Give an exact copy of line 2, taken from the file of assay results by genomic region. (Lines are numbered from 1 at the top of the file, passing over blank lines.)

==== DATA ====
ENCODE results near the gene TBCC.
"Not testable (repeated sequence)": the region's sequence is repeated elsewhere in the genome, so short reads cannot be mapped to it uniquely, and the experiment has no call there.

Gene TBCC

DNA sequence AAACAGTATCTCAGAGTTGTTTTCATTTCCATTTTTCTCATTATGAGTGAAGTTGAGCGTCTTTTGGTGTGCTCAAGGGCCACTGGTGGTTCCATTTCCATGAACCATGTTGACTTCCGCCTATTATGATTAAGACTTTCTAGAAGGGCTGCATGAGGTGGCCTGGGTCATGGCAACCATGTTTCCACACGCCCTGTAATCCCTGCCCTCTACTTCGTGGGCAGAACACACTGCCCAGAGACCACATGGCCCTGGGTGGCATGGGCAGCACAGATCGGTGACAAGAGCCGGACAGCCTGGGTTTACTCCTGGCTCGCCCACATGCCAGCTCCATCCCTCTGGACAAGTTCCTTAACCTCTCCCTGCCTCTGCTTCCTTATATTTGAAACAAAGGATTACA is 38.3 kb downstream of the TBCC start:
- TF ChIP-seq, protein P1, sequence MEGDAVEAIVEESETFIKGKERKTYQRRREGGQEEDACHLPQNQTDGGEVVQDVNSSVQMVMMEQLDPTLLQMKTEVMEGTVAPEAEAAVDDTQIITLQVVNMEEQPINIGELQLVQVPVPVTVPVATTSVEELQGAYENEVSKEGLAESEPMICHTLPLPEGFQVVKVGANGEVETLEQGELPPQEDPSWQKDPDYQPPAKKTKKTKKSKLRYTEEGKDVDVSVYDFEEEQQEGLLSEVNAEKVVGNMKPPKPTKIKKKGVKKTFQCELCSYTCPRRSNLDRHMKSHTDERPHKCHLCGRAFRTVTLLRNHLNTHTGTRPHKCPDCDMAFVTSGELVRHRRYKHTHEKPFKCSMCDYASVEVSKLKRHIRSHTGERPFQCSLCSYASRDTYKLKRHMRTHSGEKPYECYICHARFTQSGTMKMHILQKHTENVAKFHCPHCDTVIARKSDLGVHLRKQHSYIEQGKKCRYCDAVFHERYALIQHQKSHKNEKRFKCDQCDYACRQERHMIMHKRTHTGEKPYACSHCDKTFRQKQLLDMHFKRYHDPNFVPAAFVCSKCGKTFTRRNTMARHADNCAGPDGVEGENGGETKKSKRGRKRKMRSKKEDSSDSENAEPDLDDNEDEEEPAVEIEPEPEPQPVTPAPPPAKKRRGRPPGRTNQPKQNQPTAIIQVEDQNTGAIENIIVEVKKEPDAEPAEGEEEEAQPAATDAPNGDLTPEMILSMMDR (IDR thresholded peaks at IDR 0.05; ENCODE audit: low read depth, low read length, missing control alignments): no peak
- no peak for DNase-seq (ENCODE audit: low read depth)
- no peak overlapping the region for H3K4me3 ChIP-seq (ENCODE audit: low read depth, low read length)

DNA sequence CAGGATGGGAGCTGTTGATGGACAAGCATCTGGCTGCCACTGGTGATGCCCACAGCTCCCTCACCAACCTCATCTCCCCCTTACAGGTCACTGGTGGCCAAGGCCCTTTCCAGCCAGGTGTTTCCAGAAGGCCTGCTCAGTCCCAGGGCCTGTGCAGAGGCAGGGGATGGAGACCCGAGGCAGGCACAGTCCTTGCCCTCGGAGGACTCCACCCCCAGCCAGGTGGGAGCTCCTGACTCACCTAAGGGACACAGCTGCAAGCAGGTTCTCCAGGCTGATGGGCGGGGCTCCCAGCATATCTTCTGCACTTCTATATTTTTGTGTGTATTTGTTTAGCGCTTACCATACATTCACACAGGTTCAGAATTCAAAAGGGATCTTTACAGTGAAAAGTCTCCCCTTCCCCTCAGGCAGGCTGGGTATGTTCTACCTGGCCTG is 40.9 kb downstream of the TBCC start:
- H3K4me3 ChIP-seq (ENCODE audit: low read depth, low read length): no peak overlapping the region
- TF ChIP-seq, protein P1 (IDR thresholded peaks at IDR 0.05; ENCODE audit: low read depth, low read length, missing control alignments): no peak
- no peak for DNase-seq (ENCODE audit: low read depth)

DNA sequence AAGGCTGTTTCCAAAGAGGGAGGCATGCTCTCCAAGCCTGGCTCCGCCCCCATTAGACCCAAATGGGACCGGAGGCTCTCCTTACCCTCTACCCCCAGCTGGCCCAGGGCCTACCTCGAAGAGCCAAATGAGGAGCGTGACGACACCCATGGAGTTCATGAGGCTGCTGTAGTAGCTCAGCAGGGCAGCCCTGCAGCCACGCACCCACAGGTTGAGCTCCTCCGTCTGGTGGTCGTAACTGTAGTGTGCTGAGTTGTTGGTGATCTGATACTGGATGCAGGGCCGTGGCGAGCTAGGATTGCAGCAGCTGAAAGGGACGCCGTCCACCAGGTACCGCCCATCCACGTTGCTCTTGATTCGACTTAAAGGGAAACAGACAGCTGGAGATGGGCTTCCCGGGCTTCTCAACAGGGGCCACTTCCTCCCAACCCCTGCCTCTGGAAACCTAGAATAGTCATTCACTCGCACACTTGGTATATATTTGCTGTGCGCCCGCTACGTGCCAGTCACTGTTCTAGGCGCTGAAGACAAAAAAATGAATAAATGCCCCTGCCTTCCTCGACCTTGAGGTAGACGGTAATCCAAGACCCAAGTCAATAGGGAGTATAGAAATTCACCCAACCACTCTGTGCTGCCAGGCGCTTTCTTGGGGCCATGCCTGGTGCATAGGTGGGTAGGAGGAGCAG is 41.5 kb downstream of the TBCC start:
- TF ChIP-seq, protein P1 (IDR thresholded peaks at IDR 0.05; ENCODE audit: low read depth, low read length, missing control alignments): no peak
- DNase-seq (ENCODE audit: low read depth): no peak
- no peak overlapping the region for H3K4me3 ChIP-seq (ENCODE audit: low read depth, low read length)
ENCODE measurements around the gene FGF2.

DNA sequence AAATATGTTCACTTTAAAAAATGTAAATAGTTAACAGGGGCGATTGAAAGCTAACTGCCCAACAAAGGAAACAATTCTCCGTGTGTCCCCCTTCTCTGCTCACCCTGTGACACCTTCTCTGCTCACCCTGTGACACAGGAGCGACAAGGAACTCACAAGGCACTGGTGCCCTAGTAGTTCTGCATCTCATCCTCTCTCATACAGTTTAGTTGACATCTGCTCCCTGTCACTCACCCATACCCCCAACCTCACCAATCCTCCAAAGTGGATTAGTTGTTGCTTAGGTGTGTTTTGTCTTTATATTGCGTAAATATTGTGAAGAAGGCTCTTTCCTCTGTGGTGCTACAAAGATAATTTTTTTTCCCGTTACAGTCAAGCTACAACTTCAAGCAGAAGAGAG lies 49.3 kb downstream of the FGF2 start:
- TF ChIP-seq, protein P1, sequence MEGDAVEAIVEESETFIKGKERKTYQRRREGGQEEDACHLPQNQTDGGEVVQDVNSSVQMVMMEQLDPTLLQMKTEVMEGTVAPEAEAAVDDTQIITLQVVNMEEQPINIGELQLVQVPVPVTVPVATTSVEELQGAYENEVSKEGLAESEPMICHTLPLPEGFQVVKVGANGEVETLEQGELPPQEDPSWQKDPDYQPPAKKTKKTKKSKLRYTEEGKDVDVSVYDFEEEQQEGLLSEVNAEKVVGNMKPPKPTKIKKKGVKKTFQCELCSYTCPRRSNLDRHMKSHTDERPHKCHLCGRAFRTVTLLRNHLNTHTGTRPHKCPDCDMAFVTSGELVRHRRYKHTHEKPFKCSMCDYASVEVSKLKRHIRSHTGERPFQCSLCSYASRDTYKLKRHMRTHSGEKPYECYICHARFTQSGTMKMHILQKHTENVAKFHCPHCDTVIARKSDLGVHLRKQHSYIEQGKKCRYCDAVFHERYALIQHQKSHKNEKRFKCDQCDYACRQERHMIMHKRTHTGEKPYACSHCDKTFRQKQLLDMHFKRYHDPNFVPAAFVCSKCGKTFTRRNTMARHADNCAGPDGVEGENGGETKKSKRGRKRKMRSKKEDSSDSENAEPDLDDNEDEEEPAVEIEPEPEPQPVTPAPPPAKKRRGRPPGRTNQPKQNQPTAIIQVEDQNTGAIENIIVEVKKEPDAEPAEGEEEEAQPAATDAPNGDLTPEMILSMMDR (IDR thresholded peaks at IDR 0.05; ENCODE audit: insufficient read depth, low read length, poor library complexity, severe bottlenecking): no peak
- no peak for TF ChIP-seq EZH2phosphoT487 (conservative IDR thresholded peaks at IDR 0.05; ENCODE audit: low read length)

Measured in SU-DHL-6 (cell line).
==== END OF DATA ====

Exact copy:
"Not testable (repeated sequence)": the region's sequence is repeated elsewhere in the genome, so short reads cannot be mapped to it uniquely, and the experiment has no call there.